Preventing Sexual Abuse of Children with Special Needs

Estimates show that up to 90% of females with an intellectual disability and up to 50% of males will be sexually abused.


I truly didn’t realize the numbers were so high.

I also didn’t know that Ped*phile websites often mention children with intellectual disabilities as ‘good targets’ because of their  willingness to please.  (There’s a special place in hell……)

Okay.  That was terrifically hard to type.  And the thought makes me want to grab Parker and run far, far away.

Unfortunately, these are just a few of the hard cold facts that parents of children with intellectual disabilities have to face…and face NOW.

I’m going to share with you tactics for making our kids safer from those who might harbor the thought of preying on them.  They aren’t easy to read.  And considering that this is a family blog, some of them aren’t exactly G rated.  But if sharing these tactics help keep even one kid safe, then it’s worth it.

1.  Start early.  Introduce correct terms for body parts.  This way a they can report clearly if someone engages in sexual misbehavior.

2.  Introduce body privacy.  NO ONE is allowed to tickle or play around with the private parts of your body.  To counter any attempts at or*l s*x include the mouth as a private body part.  NO ONE is allowed to put anything part of their body into your mouth.

3.  Make it clear that if someone breaks the rules about body privacy, YOU (the parent) need to know about it.

4.  Teach your child to stand back and hold out their arms and say – in a BIG LOUD – voice and say, “NO!  STOP THAT!”  “IT’S NOT ALLOWED!”  Practice saying NO!  assertively.

5.  Practice distinguishing secrets to keep and secrets that must be told.  Children and adults with intellectual disabilities often think they can tell good secrets but have to keep bad secrets cause telling a bad secret might make someone feel bad.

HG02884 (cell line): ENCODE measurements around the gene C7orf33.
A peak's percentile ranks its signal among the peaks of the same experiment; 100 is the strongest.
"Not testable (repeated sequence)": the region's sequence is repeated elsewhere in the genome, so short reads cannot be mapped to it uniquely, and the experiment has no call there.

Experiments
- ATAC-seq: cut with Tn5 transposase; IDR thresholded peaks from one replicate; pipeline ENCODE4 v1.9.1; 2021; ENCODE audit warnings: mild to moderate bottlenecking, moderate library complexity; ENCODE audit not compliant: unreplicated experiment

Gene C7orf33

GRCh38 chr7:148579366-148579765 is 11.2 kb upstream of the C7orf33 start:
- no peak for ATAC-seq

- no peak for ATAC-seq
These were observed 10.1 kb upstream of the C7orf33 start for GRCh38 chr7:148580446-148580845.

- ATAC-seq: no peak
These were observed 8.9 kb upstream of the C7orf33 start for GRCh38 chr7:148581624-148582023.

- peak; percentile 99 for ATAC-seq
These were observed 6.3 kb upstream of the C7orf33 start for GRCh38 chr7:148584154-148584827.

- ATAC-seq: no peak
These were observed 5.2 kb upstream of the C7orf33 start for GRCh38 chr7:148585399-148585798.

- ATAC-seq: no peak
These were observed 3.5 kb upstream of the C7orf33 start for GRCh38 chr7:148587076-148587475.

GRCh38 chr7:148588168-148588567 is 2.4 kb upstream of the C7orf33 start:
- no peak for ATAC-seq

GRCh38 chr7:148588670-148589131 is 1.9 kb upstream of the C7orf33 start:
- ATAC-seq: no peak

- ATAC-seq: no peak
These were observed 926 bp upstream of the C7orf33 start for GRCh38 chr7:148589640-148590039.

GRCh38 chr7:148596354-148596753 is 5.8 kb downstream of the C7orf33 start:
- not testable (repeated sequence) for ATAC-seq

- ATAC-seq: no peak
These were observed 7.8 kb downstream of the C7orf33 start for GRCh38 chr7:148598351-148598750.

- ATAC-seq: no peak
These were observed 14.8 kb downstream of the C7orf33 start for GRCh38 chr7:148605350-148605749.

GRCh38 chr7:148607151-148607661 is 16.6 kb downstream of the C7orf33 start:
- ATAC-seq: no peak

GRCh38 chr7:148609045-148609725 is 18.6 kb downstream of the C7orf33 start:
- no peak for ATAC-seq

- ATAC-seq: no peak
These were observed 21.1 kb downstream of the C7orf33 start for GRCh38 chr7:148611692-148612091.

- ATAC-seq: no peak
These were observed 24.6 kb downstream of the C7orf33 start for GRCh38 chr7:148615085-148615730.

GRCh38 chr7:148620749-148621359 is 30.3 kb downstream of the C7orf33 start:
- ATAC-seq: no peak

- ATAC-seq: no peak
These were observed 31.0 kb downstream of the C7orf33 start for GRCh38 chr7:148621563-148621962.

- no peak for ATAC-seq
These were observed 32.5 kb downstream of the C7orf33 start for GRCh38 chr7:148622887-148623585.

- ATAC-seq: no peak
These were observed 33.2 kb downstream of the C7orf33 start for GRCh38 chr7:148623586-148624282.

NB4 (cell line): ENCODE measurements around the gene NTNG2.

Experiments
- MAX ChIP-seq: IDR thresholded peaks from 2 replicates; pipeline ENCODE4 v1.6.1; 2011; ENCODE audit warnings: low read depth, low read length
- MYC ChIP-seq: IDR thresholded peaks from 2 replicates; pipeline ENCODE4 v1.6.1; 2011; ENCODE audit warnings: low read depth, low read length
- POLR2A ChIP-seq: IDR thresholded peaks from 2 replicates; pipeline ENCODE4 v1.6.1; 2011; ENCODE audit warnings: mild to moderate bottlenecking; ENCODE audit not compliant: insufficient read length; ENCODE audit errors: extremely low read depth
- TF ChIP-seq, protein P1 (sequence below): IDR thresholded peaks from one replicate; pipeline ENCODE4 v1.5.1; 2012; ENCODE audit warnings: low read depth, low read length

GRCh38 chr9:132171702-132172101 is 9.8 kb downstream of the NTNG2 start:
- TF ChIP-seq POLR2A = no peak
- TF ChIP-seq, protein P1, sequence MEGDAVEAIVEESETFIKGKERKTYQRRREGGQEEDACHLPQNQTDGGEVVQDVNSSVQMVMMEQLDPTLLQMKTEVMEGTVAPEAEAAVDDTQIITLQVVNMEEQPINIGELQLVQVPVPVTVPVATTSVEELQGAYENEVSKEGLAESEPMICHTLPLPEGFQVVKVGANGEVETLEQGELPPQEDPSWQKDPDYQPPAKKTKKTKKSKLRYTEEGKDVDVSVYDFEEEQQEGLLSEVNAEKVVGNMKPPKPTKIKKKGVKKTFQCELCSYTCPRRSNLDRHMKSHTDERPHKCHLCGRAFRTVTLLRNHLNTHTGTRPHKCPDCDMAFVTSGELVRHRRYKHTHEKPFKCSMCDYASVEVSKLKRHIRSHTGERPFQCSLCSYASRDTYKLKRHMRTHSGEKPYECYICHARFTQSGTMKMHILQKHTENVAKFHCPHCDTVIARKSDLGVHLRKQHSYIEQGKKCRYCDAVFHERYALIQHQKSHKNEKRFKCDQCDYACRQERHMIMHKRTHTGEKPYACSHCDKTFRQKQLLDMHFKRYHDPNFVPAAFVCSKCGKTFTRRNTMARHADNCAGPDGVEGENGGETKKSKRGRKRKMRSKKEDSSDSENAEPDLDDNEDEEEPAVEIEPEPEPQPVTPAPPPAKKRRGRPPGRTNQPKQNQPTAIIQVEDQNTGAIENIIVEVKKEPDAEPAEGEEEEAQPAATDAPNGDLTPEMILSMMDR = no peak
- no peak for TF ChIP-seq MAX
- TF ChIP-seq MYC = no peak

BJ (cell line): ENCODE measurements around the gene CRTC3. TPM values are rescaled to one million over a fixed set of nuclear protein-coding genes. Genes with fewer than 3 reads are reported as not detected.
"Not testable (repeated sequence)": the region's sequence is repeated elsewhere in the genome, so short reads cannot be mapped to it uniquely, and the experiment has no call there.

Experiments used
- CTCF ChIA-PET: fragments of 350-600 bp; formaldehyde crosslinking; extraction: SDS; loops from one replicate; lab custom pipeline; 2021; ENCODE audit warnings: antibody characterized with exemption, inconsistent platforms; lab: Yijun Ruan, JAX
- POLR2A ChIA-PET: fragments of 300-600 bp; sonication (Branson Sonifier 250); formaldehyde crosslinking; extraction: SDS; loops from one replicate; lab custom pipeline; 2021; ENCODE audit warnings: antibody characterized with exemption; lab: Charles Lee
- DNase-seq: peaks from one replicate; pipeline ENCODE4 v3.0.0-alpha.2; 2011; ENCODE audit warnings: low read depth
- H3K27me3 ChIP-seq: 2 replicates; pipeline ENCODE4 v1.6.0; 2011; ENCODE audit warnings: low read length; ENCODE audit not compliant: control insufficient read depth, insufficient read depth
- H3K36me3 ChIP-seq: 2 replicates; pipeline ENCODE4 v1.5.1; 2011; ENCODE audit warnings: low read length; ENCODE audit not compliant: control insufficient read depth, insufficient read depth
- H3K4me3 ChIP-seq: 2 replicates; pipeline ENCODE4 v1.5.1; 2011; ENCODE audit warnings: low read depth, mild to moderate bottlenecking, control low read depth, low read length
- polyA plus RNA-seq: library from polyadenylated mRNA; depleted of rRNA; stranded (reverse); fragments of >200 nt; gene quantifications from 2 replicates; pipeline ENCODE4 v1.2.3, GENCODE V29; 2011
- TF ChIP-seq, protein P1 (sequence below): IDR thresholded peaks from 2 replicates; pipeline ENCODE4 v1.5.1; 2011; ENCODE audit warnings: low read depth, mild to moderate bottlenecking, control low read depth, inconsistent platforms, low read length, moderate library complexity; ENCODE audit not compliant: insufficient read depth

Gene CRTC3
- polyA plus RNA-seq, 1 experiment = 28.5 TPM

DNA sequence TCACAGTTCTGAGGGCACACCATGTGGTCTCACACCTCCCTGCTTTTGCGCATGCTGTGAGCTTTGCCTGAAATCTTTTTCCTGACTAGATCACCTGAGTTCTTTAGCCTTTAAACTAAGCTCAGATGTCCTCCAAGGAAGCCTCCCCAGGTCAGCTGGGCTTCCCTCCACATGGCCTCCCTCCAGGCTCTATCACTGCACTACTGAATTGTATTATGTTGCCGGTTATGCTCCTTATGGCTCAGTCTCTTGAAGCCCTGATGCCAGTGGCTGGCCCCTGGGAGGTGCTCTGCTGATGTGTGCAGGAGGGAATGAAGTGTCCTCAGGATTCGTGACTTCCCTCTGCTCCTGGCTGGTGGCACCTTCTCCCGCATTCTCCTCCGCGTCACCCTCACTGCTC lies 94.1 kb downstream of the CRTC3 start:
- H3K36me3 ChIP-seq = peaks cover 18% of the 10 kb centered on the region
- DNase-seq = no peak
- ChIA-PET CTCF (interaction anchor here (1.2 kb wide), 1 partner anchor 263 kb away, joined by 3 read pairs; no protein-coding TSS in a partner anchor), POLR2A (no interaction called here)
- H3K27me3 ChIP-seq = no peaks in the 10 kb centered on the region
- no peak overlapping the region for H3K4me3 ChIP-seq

6.  As sex abuse is about power, work to empower your child with independence in dressing and toileting.

7. Develop and practice problem solving skills.  Role play different situations and how your child should react in them.

8.  Bear in mind that if your child lacks physical affection, approval and attention, they become more vulnerable to predators.

9.  Develop social skills.  Personal space.  Eye to eye contact.  Make sure your child knows their phone number and address.

10.  Often children with special have already developed a passivity to adults, especially to caregivers and other professionals.  Teach your child it is okay to stand up for themselves.

11.   With non-verbal children consult a speech therapist for communication symbols for sexuality.

These aren’t my ideas.  They are from another Mama who is working with Dr. Freda Briggs, a renown abuse prevention expert on strategies to keep our kids safe from predators.  I have cleaned up a couple because my Mom reads my blog and I can just see her passing out after reading a few of these.   (Hi Mom!)

Now, if you’ll excuse me, I need to go and hug Parker and make sure he knows just how much I love him.    The images this post has put into my head are breaking my heart.    It’s also instilling a deep determination to be more aware of any changes in Parker’s emotional behavior, which is also another thing to watch out for.  Remember, sexual offenders can be found anywhere there are vulnerable people.  


PS:  All pics compliments of Google images.

PSS:  On a happier note, did you see who won our AbleNet giveaway?


  1. Becca
    Nov 18, 11
    • Tammy and Parker Nov 18, 11
  2. Deborah B Nov 18, 11
    • Tammy and Parker Nov 18, 11
  3. Suzanne Nov 18, 11
    • Suzanne Nov 18, 11
  4. Mary
    Apr 16, 12
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